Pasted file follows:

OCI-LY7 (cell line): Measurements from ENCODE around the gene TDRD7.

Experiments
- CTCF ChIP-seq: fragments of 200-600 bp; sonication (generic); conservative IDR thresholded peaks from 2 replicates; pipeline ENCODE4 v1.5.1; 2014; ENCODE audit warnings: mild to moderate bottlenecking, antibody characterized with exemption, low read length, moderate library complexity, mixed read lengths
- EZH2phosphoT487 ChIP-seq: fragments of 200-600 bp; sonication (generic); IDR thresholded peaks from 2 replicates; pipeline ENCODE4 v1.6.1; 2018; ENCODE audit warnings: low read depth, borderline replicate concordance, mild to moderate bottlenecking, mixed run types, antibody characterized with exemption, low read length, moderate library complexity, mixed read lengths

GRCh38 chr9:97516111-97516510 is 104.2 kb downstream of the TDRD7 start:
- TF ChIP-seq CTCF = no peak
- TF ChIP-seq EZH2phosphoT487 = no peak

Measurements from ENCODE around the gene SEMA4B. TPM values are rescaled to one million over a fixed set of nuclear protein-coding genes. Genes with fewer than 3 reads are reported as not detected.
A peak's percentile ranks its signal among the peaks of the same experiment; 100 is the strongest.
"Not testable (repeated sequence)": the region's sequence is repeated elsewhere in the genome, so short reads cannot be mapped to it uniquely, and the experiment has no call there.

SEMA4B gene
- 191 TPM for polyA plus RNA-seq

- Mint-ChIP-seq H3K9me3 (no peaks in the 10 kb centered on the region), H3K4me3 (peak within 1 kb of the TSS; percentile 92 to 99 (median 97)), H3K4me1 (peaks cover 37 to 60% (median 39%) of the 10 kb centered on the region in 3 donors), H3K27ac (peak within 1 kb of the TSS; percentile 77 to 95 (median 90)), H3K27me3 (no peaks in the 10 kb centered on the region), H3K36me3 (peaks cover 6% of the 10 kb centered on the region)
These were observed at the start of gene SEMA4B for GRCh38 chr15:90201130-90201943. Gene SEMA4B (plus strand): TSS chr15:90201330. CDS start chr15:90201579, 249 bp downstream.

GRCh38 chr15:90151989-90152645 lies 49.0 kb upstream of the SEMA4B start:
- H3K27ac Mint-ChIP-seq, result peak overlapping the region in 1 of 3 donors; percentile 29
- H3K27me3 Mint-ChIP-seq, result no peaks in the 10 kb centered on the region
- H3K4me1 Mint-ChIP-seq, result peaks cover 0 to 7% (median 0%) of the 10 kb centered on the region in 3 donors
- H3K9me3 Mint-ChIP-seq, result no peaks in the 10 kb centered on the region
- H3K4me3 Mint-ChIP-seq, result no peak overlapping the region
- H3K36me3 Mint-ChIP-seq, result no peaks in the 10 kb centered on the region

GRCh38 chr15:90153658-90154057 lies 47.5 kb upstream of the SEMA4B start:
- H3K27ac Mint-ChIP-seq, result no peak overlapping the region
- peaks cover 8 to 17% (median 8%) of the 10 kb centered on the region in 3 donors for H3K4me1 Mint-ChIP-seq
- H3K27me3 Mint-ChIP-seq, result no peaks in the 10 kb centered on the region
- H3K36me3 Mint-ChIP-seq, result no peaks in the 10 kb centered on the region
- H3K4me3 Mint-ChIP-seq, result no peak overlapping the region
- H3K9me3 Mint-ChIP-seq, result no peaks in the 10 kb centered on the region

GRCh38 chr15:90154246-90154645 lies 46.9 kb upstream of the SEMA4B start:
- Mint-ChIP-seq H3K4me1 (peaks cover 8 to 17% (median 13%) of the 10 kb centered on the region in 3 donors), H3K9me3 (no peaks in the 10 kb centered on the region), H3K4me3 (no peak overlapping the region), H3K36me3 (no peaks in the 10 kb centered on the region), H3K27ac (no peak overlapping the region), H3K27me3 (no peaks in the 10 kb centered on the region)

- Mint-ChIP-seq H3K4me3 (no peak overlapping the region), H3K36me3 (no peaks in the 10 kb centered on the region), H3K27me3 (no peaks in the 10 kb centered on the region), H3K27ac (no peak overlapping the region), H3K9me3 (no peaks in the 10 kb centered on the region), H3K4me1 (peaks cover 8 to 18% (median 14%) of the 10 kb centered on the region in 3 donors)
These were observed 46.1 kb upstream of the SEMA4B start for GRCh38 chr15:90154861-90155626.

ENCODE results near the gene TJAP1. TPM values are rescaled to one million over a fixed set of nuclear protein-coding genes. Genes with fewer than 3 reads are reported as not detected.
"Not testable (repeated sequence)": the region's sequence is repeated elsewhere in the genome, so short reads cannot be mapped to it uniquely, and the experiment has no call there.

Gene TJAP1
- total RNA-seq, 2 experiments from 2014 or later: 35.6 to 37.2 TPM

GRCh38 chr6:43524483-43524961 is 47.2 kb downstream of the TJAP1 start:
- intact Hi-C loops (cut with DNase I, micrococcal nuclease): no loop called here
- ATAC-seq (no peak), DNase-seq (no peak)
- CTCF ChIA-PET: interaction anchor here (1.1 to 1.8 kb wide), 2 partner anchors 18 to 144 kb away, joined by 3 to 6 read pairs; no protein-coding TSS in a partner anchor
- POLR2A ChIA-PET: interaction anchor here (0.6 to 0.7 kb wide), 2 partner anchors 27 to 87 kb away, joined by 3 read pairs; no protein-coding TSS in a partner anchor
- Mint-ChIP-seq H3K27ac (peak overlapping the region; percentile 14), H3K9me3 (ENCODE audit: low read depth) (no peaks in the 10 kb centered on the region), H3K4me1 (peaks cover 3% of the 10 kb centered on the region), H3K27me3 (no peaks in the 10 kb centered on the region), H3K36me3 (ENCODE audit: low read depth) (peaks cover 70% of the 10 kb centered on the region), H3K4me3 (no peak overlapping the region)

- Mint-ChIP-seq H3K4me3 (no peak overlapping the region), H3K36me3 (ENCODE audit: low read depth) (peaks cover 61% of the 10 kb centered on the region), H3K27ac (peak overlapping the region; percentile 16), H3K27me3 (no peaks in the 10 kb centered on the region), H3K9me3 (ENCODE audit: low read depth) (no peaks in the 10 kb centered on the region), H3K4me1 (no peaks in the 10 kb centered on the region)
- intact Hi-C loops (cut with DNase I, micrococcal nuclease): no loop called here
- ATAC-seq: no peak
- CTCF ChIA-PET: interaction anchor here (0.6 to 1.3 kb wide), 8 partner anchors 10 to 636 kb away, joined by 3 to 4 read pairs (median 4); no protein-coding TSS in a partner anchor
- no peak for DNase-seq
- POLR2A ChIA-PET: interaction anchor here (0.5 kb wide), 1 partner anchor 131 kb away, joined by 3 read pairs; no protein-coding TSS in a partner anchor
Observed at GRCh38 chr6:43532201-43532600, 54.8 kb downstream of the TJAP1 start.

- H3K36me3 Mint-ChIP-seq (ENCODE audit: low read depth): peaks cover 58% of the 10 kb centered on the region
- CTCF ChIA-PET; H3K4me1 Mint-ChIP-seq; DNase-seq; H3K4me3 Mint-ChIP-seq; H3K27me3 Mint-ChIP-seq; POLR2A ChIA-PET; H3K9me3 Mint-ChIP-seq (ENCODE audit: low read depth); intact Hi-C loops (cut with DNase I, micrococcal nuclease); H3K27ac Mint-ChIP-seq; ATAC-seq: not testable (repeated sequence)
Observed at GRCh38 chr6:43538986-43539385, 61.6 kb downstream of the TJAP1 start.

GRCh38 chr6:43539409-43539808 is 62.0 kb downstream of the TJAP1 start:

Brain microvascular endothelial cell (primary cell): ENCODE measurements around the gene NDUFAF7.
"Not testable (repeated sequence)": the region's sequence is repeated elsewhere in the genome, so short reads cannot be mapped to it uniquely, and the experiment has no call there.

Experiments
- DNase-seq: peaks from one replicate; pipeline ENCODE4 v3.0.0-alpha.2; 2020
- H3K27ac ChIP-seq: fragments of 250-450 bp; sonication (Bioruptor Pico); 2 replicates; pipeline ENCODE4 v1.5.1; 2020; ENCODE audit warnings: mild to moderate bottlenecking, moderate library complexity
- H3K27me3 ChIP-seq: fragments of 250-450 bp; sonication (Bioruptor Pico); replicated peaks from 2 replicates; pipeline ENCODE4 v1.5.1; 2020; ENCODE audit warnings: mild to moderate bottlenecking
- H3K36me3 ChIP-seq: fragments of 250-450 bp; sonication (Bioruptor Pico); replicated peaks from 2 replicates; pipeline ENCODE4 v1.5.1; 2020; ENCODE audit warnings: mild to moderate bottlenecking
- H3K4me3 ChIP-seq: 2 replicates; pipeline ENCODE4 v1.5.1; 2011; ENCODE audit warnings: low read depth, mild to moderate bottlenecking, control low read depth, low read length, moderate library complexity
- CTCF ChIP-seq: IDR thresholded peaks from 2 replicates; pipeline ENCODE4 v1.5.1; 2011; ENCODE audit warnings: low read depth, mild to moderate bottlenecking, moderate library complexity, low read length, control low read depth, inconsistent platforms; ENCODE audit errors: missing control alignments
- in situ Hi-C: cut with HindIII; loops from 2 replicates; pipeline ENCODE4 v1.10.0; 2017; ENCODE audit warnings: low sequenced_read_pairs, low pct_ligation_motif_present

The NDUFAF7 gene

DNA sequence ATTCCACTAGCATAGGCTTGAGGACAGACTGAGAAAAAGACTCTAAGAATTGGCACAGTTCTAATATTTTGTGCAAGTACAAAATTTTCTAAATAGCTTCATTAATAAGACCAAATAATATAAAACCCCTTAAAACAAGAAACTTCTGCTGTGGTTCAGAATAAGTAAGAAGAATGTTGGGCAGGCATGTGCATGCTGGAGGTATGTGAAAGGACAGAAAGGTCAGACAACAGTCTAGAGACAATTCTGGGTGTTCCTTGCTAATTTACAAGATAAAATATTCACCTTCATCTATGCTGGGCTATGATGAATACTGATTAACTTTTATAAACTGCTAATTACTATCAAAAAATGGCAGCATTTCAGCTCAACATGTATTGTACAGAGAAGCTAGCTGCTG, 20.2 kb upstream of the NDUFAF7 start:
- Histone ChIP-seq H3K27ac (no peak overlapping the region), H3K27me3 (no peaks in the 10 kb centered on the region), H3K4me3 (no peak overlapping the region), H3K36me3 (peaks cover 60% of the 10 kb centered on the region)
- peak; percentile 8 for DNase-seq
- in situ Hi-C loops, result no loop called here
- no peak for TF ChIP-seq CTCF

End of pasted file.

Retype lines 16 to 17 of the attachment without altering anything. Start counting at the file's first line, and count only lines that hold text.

- H3K27ac Mint-ChIP-seq, result peak overlapping the region in 1 of 3 donors; percentile 29
- H3K27me3 Mint-ChIP-seq, result no peaks in the 10 kb centered on the region